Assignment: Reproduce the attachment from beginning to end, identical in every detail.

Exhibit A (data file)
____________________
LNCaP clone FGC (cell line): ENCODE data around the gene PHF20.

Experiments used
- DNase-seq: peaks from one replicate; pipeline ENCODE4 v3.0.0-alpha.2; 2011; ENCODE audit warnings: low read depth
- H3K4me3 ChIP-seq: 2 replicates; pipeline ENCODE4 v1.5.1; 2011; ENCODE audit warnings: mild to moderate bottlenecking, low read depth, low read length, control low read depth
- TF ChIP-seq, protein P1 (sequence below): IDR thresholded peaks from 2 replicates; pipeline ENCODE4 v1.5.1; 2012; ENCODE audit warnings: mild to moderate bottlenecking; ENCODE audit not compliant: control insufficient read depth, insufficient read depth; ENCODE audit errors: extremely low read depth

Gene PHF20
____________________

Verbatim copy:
LNCaP clone FGC (cell line): ENCODE data around the gene PHF20.

Experiments used
- DNase-seq: peaks from one replicate; pipeline ENCODE4 v3.0.0-alpha.2; 2011; ENCODE audit warnings: low read depth
- H3K4me3 ChIP-seq: 2 replicates; pipeline ENCODE4 v1.5.1; 2011; ENCODE audit warnings: mild to moderate bottlenecking, low read depth, low read length, control low read depth
- TF ChIP-seq, protein P1 (sequence below): IDR thresholded peaks from 2 replicates; pipeline ENCODE4 v1.5.1; 2012; ENCODE audit warnings: mild to moderate bottlenecking; ENCODE audit not compliant: control insufficient read depth, insufficient read depth; ENCODE audit errors: extremely low read depth

Gene PHF20